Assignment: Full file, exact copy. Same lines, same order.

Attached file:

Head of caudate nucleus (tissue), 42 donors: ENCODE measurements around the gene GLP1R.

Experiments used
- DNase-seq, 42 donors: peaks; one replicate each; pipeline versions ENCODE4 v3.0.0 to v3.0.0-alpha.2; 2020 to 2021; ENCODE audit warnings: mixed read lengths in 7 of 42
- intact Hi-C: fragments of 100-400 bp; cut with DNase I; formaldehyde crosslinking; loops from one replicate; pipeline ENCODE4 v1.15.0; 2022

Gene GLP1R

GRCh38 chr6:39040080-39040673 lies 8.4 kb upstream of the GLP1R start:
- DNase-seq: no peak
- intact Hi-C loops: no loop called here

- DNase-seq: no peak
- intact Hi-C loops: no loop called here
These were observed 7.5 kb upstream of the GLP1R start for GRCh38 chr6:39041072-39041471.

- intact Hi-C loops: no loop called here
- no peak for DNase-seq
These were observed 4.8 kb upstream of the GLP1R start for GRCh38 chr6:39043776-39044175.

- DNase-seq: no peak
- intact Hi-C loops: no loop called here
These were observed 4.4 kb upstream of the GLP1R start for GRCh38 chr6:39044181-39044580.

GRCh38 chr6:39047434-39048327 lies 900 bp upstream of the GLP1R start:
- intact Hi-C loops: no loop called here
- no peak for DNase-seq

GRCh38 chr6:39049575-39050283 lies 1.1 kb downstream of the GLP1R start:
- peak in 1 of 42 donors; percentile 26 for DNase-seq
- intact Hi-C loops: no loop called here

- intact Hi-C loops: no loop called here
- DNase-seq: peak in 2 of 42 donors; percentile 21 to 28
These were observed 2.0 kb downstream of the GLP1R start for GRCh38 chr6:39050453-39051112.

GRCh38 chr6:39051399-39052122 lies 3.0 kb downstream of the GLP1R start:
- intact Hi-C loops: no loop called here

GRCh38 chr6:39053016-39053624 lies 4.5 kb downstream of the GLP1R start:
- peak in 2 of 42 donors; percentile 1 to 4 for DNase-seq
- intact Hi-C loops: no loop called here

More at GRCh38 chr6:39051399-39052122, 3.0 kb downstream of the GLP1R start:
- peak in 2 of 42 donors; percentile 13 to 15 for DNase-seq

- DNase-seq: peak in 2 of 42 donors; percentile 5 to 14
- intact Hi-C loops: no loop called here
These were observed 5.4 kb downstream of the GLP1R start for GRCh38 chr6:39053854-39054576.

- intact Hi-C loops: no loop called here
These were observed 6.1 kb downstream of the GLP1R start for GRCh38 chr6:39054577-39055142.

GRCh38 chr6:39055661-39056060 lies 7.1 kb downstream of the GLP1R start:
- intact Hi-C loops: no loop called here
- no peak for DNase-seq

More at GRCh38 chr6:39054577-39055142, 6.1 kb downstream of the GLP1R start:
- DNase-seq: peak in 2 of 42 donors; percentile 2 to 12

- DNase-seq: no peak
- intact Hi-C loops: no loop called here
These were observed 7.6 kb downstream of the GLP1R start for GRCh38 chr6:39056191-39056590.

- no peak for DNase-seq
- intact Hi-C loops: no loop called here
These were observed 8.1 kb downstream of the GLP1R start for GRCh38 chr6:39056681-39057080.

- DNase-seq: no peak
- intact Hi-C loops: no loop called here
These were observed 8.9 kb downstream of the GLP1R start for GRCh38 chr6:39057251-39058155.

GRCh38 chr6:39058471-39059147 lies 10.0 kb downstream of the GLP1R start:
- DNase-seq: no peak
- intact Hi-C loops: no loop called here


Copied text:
Head of caudate nucleus (tissue), 42 donors: ENCODE measurements around the gene GLP1R.

Experiments used
- DNase-seq, 42 donors: peaks; one replicate each; pipeline versions ENCODE4 v3.0.0 to v3.0.0-alpha.2; 2020 to 2021; ENCODE audit warnings: mixed read lengths in 7 of 42
- intact Hi-C: fragments of 100-400 bp; cut with DNase I; formaldehyde crosslinking; loops from one replicate; pipeline ENCODE4 v1.15.0; 2022

Gene GLP1R

GRCh38 chr6:39040080-39040673 lies 8.4 kb upstream of the GLP1R start:
- DNase-seq: no peak
- intact Hi-C loops: no loop called here

- DNase-seq: no peak
- intact Hi-C loops: no loop called here
These were observed 7.5 kb upstream of the GLP1R start for GRCh38 chr6:39041072-39041471.

- intact Hi-C loops: no loop called here
- no peak for DNase-seq
These were observed 4.8 kb upstream of the GLP1R start for GRCh38 chr6:39043776-39044175.

- DNase-seq: no peak
- intact Hi-C loops: no loop called here
These were observed 4.4 kb upstream of the GLP1R start for GRCh38 chr6:39044181-39044580.

GRCh38 chr6:39047434-39048327 lies 900 bp upstream of the GLP1R start:
- intact Hi-C loops: no loop called here
- no peak for DNase-seq

GRCh38 chr6:39049575-39050283 lies 1.1 kb downstream of the GLP1R start:
- peak in 1 of 42 donors; percentile 26 for DNase-seq
- intact Hi-C loops: no loop called here

- intact Hi-C loops: no loop called here
- DNase-seq: peak in 2 of 42 donors; percentile 21 to 28
These were observed 2.0 kb downstream of the GLP1R start for GRCh38 chr6:39050453-39051112.

GRCh38 chr6:39051399-39052122 lies 3.0 kb downstream of the GLP1R start:
- intact Hi-C loops: no loop called here

GRCh38 chr6:39053016-39053624 lies 4.5 kb downstream of the GLP1R start:
- peak in 2 of 42 donors; percentile 1 to 4 for DNase-seq
- intact Hi-C loops: no loop called here

More at GRCh38 chr6:39051399-39052122, 3.0 kb downstream of the GLP1R start:
- peak in 2 of 42 donors; percentile 13 to 15 for DNase-seq

- DNase-seq: peak in 2 of 42 donors; percentile 5 to 14
- intact Hi-C loops: no loop called here
These were observed 5.4 kb downstream of the GLP1R start for GRCh38 chr6:39053854-39054576.

- intact Hi-C loops: no loop called here
These were observed 6.1 kb downstream of the GLP1R start for GRCh38 chr6:39054577-39055142.

GRCh38 chr6:39055661-39056060 lies 7.1 kb downstream of the GLP1R start:
- intact Hi-C loops: no loop called here
- no peak for DNase-seq

More at GRCh38 chr6:39054577-39055142, 6.1 kb downstream of the GLP1R start:
- DNase-seq: peak in 2 of 42 donors; percentile 2 to 12

- DNase-seq: no peak
- intact Hi-C loops: no loop called here
These were observed 7.6 kb downstream of the GLP1R start for GRCh38 chr6:39056191-39056590.

- no peak for DNase-seq
- intact Hi-C loops: no loop called here
These were observed 8.1 kb downstream of the GLP1R start for GRCh38 chr6:39056681-39057080.

- DNase-seq: no peak
- intact Hi-C loops: no loop called here
These were observed 8.9 kb downstream of the GLP1R start for GRCh38 chr6:39057251-39058155.

GRCh38 chr6:39058471-39059147 lies 10.0 kb downstream of the GLP1R start:
- DNase-seq: no peak
- intact Hi-C loops: no loop called here